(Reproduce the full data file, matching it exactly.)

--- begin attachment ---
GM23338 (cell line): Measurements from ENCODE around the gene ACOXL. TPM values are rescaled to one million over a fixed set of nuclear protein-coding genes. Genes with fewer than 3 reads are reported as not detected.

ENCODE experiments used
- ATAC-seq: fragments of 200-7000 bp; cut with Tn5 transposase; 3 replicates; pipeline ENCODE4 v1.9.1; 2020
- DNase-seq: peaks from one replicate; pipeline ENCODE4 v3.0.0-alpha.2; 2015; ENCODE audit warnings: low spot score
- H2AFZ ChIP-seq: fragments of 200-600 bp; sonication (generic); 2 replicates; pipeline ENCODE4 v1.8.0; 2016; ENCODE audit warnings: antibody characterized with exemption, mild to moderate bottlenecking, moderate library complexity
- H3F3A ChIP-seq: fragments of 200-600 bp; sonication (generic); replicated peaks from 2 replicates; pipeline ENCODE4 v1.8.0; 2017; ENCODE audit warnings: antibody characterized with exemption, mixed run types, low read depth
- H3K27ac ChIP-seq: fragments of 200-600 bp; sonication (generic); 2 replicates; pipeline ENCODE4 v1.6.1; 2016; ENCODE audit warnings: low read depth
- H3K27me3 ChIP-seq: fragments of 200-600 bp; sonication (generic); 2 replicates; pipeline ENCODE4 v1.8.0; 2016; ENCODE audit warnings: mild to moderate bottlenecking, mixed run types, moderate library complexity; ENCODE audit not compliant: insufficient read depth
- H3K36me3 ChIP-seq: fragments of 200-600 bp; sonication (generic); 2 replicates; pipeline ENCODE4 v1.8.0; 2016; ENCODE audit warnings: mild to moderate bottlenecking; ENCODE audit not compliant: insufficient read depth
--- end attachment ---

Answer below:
GM23338 (cell line): Measurements from ENCODE around the gene ACOXL. TPM values are rescaled to one million over a fixed set of nuclear protein-coding genes. Genes with fewer than 3 reads are reported as not detected.

ENCODE experiments used
- ATAC-seq: fragments of 200-7000 bp; cut with Tn5 transposase; 3 replicates; pipeline ENCODE4 v1.9.1; 2020
- DNase-seq: peaks from one replicate; pipeline ENCODE4 v3.0.0-alpha.2; 2015; ENCODE audit warnings: low spot score
- H2AFZ ChIP-seq: fragments of 200-600 bp; sonication (generic); 2 replicates; pipeline ENCODE4 v1.8.0; 2016; ENCODE audit warnings: antibody characterized with exemption, mild to moderate bottlenecking, moderate library complexity
- H3F3A ChIP-seq: fragments of 200-600 bp; sonication (generic); replicated peaks from 2 replicates; pipeline ENCODE4 v1.8.0; 2017; ENCODE audit warnings: antibody characterized with exemption, mixed run types, low read depth
- H3K27ac ChIP-seq: fragments of 200-600 bp; sonication (generic); 2 replicates; pipeline ENCODE4 v1.6.1; 2016; ENCODE audit warnings: low read depth
- H3K27me3 ChIP-seq: fragments of 200-600 bp; sonication (generic); 2 replicates; pipeline ENCODE4 v1.8.0; 2016; ENCODE audit warnings: mild to moderate bottlenecking, mixed run types, moderate library complexity; ENCODE audit not compliant: insufficient read depth
- H3K36me3 ChIP-seq: fragments of 200-600 bp; sonication (generic); 2 replicates; pipeline ENCODE4 v1.8.0; 2016; ENCODE audit warnings: mild to moderate bottlenecking; ENCODE audit not compliant: insufficient read depth